I want to fuse objects coming from several sensors, with different (sometimes overlapping!) fields of view. Having object lists, how can I determine whether some objects observed by different sensors are in fact the same object? Only then I can truly write an algorithm to predict future state of such an object.

From literature I read those 4 steps:

  1. Plot to track association (first update tracks estimates and then associate by "acceptance gate" or by statistical approach PDAF or JPDAF)
  2. Track smoothing (lots of algorithms for generating new improved estimate, e.g.: EKF, UKF, PF)
  3. Track initiation (create new tracks from unassociated plots)
  4. Track maintenance (delete a track if was not associated for last M turns. also: predict those tracks that were associated, their new location based on previous heading and speed)

So basically I am questioning point 1, acceptance gate. For a single sensor I can imagine it can be just a comparison of xy position of object and sensor measurement, velocity with heading eventually. My case is however, I have already ready object lists from each sensor in every cycle, there are some algorithms how to merge informations about an object collected by different sensors (great source is e.g. here: http://www.mathworks.de/matlabcentral/fileexchange/37807-measurement-fusion-state-vector-fusion), but question is how to decide which objects should be fused, and which left as they were? Fields of view may overlap partly, not totally.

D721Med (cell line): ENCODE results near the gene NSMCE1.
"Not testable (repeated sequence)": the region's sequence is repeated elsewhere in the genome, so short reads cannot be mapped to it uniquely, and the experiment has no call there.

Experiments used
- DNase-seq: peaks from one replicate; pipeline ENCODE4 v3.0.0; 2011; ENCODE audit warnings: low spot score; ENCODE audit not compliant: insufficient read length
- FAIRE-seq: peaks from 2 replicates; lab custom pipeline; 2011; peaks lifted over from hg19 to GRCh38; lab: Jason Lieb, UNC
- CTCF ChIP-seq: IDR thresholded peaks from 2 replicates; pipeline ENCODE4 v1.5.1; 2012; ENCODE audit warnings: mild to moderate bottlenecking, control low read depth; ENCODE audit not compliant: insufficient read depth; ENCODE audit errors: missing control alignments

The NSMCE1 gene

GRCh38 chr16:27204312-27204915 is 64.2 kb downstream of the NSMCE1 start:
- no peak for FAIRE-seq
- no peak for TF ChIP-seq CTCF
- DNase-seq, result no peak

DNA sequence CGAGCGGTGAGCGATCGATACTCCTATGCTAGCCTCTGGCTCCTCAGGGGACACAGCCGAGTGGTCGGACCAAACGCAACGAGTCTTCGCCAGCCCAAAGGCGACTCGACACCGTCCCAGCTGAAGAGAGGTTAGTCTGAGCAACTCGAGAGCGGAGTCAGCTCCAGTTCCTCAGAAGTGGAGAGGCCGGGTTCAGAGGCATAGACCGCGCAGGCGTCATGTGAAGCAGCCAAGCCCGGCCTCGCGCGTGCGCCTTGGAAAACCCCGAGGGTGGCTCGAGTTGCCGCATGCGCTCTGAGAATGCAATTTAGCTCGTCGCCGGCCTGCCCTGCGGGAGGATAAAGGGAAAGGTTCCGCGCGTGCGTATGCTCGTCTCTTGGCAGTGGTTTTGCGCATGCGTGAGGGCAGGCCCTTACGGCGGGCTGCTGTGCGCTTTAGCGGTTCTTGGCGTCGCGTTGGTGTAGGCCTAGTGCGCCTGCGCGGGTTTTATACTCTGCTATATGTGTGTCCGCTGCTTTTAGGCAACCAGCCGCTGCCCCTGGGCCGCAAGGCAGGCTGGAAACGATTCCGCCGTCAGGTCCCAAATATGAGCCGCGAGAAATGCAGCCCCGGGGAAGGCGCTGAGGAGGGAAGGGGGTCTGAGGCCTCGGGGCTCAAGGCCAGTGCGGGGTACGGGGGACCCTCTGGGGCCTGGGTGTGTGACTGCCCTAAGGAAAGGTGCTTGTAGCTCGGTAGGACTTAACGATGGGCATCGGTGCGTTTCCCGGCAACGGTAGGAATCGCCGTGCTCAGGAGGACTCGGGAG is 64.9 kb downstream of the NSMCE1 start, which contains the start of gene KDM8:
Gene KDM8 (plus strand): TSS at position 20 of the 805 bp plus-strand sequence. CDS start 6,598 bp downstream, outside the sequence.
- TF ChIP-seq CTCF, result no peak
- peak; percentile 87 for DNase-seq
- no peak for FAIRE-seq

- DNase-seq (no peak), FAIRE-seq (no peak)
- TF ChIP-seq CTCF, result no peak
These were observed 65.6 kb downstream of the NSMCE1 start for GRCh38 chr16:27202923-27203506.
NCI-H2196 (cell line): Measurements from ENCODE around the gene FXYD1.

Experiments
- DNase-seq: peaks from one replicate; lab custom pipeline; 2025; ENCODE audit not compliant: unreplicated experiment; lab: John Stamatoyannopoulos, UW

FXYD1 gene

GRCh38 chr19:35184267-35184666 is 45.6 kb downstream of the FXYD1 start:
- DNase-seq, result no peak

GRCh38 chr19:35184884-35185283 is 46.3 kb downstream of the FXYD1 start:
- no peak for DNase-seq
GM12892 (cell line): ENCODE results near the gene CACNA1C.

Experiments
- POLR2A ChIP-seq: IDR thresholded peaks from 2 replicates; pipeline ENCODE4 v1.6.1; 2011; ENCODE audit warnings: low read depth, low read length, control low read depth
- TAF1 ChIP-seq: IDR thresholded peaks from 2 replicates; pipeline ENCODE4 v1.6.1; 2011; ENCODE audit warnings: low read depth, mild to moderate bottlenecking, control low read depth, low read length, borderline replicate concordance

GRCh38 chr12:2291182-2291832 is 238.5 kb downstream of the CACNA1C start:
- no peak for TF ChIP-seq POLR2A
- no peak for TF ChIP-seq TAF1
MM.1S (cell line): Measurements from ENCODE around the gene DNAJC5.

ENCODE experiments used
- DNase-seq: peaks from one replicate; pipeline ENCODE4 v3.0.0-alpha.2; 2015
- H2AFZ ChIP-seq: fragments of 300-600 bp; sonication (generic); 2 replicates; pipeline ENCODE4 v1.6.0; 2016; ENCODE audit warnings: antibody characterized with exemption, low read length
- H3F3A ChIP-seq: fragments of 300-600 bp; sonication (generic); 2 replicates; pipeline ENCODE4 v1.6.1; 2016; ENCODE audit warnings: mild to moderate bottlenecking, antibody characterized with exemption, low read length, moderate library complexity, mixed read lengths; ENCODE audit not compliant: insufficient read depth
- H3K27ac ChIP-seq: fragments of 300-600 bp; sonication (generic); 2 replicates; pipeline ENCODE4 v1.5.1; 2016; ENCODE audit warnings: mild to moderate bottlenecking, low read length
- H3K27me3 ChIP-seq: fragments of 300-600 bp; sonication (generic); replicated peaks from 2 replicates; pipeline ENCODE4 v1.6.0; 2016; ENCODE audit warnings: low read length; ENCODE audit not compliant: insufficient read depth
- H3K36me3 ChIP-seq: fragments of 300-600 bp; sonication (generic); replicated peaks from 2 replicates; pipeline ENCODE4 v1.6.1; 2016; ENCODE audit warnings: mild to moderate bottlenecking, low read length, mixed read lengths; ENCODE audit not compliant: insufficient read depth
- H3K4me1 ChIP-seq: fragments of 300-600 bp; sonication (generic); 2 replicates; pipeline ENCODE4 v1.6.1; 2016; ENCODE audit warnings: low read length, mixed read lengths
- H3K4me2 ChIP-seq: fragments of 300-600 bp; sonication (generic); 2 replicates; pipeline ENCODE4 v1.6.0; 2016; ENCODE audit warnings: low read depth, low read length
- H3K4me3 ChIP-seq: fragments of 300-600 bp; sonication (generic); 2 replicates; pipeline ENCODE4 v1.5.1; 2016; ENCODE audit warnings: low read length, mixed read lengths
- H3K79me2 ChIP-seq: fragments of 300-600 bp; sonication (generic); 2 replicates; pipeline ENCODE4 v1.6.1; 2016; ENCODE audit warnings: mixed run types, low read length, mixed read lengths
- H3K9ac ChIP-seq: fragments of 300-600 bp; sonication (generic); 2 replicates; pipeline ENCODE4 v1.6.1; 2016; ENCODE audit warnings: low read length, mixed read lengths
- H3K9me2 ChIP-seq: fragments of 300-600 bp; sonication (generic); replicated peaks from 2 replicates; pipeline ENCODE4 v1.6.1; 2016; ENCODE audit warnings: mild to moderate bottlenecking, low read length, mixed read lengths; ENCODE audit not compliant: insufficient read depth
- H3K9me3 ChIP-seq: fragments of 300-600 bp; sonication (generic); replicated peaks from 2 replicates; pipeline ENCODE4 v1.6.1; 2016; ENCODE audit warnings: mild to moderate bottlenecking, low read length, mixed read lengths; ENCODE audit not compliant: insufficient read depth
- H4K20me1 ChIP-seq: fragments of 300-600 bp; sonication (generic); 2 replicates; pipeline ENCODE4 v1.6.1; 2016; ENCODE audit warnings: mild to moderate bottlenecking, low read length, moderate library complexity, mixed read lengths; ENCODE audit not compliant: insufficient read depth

• $\begingroup$ There are many more ways to do point 1, and point 1 is what you need. You may have to get creative, but that's the task you have. $\endgroup$ Apr 10 '13 at 14:13

This is called "data association" in tracking literature. When you measure the position of an object, you need to know which object it was you measured. If you can estimate this probability, then you are free to choose the most likely association. This is a heavily researched topic, but boils down to Bayesian analysis.

Here's a simple way:

Assume we have two objects $o_1$ and $o_2$, an estimate of their position $x_1$ and $x_2$, and a measurement $z$. Suppose $z$ is just a position measurement. We'd like to update $o_1$ or $o_2$'s estimated position, but we have no idea with object we just measured. So, we find the most likely object, and update that.

  1. Estimate $p(z|x_1)$ and $p(z|x_2)$. The Kalman filter gives you the tools to do this.

  2. IF $p(z|x_1)>p(z|x_2)$ AND $p(z|x_1)>\gamma$, then update $x_1$ using $z$, the Kalman filter gives you the tools to do this as well.

  3. ELSE IF $p(z|x_2)>p(z|x_1)$ AND $p(z|x_2)>\gamma$, then update $x_2$ using $z$, the Kalman filter gives you the tools to do this as well.

  4. ELSE, no probability is greater than $\gamma$, so we drop the measurement. You can set $\gamma$ to zero if you don't care.

Two things: First, you also need to know how to initialize an object. That's why $\gamma$ is important. If the measurement doesn't seem to match any known estimates, you might have just detected a new object.

Second, I have a suspicion that your question will be heavily edited, so I'm not putting a lot of details in just now.